World Development Report 2007: Development and the Next Generation
The WDR 2007discusses priorities for government action across five youth transitions that shape young people's human capital: learning, working, staying healthy, forming families, and exercising citizenship.
The Role of Youth Skills Development in the Transition to Work: A Global Review
Arvil Van Adams. 2007
The focus of this paper is on the schools' influence on the transition of youths to adulthood. Similarly, it brings attention to labor market policies and programs that have an impact on the youth's access to jobs and their further preparation for the world of work.
Vocational Education in the New EU Member States: Enhancing Labor Market Outcomes and Fiscal Efficacy
Mary Canning, Martin Godfrey, Dorota Holzer-Zelazewska. 2007
This report explores the fiscal aspects of vocational education reform in the context of secondary education as a whole and considers the implications of any changes in the vocational education (VE) system for post-secondary and other modes of skill development.
Meeting the Challenges of Secondary Education in Latin America and East Asia: improving efficiency and resource mobilization
di Gropello, E (eds). 2006
This report seeks to undertake a detailed diagnostic of secondary education in these two regions, understand some of the main constraints to the expansion and improvement of secondary education, and suggest policy options to address these constraints, with a focus on policies that improve the mobilization and use of resources.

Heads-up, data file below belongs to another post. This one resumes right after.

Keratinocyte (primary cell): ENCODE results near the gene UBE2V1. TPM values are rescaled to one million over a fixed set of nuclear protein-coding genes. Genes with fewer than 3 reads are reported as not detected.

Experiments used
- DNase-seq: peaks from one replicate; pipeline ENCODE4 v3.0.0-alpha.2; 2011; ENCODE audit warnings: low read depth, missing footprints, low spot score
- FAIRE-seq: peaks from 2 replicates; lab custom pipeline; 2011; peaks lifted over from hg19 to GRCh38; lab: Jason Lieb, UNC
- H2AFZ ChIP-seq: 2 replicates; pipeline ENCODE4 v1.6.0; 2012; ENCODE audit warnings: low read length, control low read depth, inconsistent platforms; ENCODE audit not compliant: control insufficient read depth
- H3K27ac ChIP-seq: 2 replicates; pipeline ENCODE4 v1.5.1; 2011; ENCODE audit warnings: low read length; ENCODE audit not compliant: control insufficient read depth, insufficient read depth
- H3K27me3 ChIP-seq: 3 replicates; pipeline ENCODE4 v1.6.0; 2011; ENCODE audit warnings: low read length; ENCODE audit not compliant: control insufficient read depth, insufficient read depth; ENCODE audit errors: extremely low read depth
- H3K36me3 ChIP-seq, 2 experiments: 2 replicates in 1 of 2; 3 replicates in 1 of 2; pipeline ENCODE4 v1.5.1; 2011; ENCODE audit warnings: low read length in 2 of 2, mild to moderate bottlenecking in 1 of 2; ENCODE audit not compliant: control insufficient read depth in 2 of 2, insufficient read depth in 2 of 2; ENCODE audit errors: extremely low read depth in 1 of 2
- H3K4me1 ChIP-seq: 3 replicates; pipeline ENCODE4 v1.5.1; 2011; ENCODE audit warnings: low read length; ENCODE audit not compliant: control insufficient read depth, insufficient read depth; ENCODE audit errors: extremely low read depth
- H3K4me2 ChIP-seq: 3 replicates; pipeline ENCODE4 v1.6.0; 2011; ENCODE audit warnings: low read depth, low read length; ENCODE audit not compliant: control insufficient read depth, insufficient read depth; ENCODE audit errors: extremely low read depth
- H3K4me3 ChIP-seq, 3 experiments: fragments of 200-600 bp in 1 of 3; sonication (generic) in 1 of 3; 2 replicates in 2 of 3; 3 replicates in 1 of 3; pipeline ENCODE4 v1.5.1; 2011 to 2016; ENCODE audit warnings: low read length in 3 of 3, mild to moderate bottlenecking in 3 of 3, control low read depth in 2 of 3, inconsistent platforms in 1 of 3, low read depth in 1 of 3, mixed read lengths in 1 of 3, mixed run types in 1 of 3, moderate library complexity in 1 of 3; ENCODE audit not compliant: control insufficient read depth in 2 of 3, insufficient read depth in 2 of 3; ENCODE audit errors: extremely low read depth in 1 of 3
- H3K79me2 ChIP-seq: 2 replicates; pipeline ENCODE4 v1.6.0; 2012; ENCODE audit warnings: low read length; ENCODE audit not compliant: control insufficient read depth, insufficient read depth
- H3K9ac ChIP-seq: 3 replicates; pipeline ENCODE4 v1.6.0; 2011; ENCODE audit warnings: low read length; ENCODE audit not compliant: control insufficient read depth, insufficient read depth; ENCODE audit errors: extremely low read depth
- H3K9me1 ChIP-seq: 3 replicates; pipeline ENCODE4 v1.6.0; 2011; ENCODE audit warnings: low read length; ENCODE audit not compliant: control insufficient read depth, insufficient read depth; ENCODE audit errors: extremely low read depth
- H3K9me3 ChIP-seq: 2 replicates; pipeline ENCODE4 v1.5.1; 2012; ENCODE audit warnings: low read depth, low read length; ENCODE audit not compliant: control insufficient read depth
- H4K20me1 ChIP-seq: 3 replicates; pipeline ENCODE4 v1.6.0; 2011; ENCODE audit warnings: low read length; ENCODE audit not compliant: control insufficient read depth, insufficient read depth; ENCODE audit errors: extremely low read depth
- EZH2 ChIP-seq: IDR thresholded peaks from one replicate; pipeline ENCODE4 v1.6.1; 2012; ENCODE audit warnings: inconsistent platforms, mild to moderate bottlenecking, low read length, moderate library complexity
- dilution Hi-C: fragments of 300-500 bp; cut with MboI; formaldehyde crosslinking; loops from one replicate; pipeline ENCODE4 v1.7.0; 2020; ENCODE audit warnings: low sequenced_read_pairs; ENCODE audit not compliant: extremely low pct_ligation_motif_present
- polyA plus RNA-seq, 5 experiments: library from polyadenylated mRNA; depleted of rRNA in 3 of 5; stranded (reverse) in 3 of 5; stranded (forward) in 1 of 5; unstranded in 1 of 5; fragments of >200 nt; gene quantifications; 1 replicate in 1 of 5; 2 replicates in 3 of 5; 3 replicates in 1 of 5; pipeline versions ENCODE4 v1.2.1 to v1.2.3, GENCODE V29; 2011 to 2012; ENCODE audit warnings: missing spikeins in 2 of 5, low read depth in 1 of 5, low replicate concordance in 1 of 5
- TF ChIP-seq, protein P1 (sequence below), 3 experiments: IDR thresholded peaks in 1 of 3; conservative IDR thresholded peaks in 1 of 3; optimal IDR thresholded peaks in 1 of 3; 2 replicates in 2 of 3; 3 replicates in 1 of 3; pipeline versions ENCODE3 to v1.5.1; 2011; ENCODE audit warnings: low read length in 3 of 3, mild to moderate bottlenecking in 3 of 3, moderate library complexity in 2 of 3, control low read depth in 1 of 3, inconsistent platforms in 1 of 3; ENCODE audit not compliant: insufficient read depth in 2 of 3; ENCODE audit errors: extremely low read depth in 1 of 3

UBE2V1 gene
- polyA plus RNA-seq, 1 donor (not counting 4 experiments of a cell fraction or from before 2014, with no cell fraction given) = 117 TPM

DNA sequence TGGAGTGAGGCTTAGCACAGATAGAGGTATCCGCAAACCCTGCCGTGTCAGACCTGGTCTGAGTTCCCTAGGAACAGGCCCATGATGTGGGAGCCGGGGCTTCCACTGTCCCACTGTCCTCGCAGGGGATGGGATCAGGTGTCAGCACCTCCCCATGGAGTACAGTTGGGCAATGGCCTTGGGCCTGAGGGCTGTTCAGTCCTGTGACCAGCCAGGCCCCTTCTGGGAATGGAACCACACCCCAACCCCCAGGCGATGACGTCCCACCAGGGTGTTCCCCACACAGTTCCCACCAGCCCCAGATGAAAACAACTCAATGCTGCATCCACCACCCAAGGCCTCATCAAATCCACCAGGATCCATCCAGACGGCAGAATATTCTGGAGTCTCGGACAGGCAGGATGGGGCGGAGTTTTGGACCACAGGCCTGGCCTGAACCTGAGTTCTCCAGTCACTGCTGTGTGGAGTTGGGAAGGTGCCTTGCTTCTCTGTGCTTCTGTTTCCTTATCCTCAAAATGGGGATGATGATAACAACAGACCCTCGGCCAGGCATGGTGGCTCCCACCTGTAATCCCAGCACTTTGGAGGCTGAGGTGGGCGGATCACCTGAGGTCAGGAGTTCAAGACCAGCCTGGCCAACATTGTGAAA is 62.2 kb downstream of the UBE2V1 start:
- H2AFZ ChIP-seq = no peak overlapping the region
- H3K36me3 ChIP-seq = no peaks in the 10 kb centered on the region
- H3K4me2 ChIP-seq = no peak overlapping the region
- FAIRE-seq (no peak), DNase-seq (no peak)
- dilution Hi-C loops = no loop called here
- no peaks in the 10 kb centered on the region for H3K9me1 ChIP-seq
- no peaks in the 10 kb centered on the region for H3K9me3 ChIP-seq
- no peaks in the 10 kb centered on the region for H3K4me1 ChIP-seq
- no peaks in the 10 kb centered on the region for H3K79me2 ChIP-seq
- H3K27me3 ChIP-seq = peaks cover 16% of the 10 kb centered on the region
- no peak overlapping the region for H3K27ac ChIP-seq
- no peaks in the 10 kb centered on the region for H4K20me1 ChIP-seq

Estimating the Returns to Education: Accounting for Heterogeneity in Ability
Patrinos, Harry, Cristobal Ridao-Cano and C. Sakellariou. 2006
Typically estimates of the benefits of education investments show average private rates of return for the average individual. The average may not be useful for policy. An examination of the distribution of the returns across individuals is needed. The few studies that have examined these patterns focus on high-income countries, showing investments to be more profitable at the top of the income distribution. The implication is that investments may increase inequality. Extending the analysis to 16 East Asian and Latin American countries the authors observe mixed evidence in middle-income countries and decreasing returns in low-income countries. Such differences between countries could be due to more job mobility in industrial countries, scarcity of skills, or differential exposure to market forces.
Argentina – Building a Skilled Labor Force for Sustained and Equitable Economic Growth: Education, Training and Labor Markets in Argentina